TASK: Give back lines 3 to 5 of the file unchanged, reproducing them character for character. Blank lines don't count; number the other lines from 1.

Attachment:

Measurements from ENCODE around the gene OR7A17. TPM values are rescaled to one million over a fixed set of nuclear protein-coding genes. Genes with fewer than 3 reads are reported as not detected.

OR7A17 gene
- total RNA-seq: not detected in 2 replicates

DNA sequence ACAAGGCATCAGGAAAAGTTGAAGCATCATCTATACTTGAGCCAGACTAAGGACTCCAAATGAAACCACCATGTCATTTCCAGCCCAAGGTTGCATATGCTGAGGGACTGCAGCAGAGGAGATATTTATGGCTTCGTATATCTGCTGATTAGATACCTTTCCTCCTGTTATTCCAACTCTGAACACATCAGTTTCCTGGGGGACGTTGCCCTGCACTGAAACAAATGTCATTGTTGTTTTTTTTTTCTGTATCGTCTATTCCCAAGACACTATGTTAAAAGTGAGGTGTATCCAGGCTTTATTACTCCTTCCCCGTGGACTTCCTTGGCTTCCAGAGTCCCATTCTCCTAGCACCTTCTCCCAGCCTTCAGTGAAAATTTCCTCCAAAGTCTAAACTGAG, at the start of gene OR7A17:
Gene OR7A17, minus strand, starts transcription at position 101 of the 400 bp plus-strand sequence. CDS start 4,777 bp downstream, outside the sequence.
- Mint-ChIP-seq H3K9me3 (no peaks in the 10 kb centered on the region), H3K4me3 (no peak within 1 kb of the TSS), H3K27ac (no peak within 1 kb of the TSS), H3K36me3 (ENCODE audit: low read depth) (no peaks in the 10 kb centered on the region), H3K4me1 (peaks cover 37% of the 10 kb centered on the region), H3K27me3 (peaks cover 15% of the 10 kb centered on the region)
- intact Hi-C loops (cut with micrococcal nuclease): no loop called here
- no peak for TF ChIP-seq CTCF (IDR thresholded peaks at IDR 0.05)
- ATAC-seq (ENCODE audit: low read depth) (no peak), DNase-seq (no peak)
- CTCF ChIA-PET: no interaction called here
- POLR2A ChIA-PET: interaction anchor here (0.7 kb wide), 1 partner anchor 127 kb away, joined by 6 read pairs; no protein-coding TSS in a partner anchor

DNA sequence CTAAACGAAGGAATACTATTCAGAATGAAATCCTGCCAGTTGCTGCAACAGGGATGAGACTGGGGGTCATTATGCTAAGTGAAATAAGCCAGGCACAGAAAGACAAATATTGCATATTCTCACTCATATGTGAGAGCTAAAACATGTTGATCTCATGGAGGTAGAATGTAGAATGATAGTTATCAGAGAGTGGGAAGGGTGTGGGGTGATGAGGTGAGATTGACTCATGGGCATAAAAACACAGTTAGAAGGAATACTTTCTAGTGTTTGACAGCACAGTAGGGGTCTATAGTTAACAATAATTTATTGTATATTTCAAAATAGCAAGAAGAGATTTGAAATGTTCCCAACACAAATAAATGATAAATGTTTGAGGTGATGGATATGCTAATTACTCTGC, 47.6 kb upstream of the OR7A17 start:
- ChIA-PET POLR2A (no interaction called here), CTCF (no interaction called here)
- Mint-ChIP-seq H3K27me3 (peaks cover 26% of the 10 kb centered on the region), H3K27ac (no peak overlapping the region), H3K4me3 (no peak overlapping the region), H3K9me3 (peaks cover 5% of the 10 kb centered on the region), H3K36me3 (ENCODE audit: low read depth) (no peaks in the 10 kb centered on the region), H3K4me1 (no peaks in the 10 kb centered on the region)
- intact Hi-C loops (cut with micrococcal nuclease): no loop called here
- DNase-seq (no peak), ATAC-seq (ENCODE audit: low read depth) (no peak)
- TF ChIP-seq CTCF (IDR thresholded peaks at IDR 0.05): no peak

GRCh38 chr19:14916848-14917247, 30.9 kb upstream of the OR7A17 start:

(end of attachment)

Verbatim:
- total RNA-seq: not detected in 2 replicates

DNA sequence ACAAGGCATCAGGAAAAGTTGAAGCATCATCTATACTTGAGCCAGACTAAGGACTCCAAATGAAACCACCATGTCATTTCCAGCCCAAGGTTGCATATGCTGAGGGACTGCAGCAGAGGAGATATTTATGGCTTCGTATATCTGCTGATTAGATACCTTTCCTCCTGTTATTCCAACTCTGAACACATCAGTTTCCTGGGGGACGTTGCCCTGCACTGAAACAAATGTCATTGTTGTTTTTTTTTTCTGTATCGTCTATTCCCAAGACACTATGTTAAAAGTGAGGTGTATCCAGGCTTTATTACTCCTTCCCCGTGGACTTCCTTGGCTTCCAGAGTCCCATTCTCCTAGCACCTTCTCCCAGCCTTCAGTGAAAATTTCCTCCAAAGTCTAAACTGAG, at the start of gene OR7A17:
Gene OR7A17, minus strand, starts transcription at position 101 of the 400 bp plus-strand sequence. CDS start 4,777 bp downstream, outside the sequence.